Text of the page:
A Journey to the Centre of the Earth

A Journey to the Centre of the Earth

by Jules Verne
3.4 11

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Overview

A Journey to the Centre of the Earth by Jules Verne

In this popular science fiction novel that has been adapted into several movies, German professor Von Hardwigg believes there are volcanic tubes going toward the center of the Earth. His nephew, Harry, goes with him and his guide (Hans) on an excellent adventure into an extinct Icelandic volcano, where they encounter prehistoric animals and many natural hazards before eventually coming to the surface again in southern Italy.

Product Details

BN ID: 2940015141429
Publisher: Smashbooks
Publication date: 12/23/2013
Sold by: Barnes & Noble
Format: NOOK Book
File size: 667 KB

About the Author

Widely regarded as the father of modern science fiction, Jules Verne (1828-1905) wrote more than seventy books and created hundreds of memorable characters. His most popular novel, Twenty Thousand Leagues Under the Sea, is not only a brilliant piece of scientific prophecy, but also a thrilling story with superb, subtle characterizations.

Date of Birth:

February 8, 1828

Date of Death:

March 24, 1905

Place of Birth:

Nantes, France

Place of Death:

Amiens, France

Education:

Nantes lycée and law studies in Paris

Customer Reviews

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A journey to the centre of the earth 3.4 out of 5 based on 0 ratings. 11 reviews.
Anonymous More than 1 year ago
It got a littlie boring at the beginning but after a few pages u get sucked in! ?
Anonymous More than 1 year ago
Did this become a movie?
Anonymous More than 1 year ago
A wonderful book filled with adventure. And a nice version too with no typos that I could see. The other negative comments must be for a different version, not this one.
Anonymous More than 1 year ago
I first sat down with this book at the beginning of last summer simply because I had nothing to read and I quickly discovered this book was not meant for people with a small vocabulary. After finally finishing the book, I still do not think I know what all the words mean and frequently I had to stop and sound out the words, something I have not done in a long time. At some places it is also a very slow read, partly because of the difficult vocabulary, but also because it is extremly descriptive sometimes taking up one whole page (and the text is not very big) to describe the scene. Some of the paragraphs describe one subject so thoroughly that I constantly got the "I get the message, let's move on" feeling. At these places I got very bored with the book, especially in the first 35 pages. Once you start getting into it, though, the story becomes fantastic and engaging. I am a very big fan of adventure, and the book definatly satisfied my appetite. Because the book is super descriptive, what it is describing is amazing. I could really imagine the height of the cavern, the vast enormity of the sea and the power of the sea monsters. I could always feel the excitement or the rage that Professor Liedenbrock displayed upon his discoveries. And I always felt like I was being but into the shoes of Axel. Jules Verne did a very good job explaining his thoughts. Towards the end of the book, however, the book began to be not as engaging. I began to feel as though the author was rushing the ending which, by the way, was extremley short. It could have been because of their situation, but the book suddenly stopped describing the happenings of the journey. And at the very end I could tell that things were being cut short. Before the ending, Axel was narrating the things that happened in the story. In the ending, it seemed like he was summarizing the narration. But overall the book is really pretty good. It just has a really slow, boring beginning and a rushed, bad ending. The plotline is a very good one, and the order of things and how they were done in the story made sense to me. Whenever Axel and Professor Liedenbrock had a scientific conversation, they explained their hypotheses clearly and it had me wondering if a journey to the center of the Earth could really happen. The three main characters (Axel, Professor Liedenbrock, and Hans, their guide) in the story were so different in thier personalities that it was almost funny when they talked to each other, expressed their opinions and argued. So if you are one who has a diverse vocabulary and a love of lengthy descriptions, this is the book for you. But if you need constant action in a book, or you are just picking it up to pass the time, I would not recomend it.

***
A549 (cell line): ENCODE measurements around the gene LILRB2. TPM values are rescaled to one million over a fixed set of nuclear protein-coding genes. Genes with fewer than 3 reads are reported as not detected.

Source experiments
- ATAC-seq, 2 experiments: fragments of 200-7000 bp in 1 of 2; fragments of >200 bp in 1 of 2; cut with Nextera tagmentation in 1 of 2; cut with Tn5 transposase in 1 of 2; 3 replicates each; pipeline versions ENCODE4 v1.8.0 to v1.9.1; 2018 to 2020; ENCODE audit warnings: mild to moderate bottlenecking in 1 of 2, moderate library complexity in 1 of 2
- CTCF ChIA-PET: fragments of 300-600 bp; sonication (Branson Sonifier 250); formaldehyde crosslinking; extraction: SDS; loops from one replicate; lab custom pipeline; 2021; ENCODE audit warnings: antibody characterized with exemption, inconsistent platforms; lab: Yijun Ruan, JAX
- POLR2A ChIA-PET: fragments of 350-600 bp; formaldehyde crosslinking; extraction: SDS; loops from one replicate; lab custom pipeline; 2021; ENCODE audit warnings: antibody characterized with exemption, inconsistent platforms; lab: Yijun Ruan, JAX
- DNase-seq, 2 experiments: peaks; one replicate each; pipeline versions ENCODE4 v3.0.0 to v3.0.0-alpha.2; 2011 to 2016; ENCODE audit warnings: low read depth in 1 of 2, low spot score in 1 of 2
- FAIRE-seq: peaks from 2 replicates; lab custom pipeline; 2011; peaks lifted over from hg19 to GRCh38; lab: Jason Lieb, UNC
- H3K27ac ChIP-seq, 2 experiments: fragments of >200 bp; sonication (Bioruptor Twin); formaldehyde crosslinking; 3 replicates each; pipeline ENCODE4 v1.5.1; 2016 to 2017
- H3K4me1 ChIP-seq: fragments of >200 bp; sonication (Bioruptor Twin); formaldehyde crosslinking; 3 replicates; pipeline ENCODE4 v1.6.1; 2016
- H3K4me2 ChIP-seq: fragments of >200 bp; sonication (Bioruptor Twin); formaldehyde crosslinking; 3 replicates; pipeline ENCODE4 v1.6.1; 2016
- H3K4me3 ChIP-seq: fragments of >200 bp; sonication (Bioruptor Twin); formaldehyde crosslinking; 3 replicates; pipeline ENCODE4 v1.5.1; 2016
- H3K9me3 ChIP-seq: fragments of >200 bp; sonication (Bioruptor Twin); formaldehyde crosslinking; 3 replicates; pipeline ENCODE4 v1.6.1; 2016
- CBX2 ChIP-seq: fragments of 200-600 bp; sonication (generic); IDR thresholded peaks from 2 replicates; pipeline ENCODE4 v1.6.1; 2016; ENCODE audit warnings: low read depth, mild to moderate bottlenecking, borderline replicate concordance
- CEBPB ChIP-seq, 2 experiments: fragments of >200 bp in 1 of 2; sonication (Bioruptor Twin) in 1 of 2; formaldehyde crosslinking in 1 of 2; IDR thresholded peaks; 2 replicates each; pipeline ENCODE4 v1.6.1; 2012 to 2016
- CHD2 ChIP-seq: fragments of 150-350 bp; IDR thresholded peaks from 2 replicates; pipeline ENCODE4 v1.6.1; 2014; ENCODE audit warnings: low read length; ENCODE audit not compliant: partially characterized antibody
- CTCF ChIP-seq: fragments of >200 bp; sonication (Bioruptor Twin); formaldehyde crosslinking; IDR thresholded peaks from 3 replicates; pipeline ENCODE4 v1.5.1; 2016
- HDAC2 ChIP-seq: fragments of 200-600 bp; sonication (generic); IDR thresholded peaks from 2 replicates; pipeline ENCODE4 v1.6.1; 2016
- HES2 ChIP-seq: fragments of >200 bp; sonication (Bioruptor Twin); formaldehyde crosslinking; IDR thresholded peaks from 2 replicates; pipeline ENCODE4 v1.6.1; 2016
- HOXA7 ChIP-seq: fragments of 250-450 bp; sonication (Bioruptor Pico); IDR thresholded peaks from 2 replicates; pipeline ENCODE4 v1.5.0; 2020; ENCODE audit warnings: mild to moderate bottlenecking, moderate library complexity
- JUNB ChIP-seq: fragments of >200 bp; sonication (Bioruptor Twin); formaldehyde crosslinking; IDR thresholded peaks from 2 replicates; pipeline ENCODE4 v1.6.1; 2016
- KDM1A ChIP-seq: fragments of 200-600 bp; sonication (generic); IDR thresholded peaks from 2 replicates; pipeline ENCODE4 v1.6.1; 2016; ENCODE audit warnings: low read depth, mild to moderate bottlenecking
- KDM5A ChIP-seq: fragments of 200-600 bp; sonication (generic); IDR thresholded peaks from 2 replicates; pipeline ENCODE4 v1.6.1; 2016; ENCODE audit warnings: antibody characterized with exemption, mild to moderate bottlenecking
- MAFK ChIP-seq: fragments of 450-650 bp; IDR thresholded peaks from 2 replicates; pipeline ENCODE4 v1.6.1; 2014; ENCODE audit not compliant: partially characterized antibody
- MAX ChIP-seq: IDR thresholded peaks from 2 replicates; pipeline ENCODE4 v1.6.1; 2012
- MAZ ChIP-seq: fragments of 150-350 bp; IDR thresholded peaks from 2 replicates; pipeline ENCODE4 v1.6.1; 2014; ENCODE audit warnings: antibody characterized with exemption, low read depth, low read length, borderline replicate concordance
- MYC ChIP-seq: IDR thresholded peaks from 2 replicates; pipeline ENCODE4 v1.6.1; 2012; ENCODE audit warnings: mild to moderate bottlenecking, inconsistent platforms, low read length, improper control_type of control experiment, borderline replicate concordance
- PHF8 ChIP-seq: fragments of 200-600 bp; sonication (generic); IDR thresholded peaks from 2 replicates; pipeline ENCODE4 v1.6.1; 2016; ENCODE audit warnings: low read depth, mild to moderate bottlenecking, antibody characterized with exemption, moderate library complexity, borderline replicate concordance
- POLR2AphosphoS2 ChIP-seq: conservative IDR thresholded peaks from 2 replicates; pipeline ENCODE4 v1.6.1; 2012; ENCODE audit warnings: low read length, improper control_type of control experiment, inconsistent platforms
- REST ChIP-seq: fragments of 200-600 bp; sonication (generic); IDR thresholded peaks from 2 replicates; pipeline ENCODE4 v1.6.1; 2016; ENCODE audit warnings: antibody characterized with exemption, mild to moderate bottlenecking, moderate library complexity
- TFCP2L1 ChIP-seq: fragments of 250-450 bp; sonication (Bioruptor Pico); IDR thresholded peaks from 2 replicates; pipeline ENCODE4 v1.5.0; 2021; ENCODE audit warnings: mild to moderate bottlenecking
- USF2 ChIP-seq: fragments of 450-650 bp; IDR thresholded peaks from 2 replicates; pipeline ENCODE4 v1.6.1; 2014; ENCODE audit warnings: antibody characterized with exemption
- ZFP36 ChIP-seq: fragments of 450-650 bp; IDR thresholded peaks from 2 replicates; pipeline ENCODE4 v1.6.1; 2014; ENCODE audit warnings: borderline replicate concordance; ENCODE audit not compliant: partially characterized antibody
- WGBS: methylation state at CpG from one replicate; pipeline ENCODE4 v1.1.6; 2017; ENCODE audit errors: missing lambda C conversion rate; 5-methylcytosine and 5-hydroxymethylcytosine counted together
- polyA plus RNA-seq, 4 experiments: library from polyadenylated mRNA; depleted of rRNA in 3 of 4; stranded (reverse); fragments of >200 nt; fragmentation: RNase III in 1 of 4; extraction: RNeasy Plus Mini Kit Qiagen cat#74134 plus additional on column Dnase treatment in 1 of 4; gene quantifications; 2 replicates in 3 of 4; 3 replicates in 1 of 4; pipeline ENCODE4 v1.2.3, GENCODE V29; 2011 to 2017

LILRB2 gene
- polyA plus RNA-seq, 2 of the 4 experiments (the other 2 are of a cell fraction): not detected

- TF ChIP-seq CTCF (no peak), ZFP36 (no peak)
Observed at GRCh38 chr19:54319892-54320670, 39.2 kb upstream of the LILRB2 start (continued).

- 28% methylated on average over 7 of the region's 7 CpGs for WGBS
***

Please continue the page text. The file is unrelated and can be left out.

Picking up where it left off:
Anonymous More than 1 year ago
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Anonymous More than 1 year ago
IT IS BEASTLY!!!!!!!!!!!!!
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Guest More than 1 year ago
This book is not a 'fast read!' It is very descriptive. Perhaps too descriptive. This book is not for teenagers and is a book I will never read again!
Anonymous More than 1 year ago
This novel or book was borin.I really didnt enjoy it.I need the sparknotes for this book and i cant find it because its so uncommon.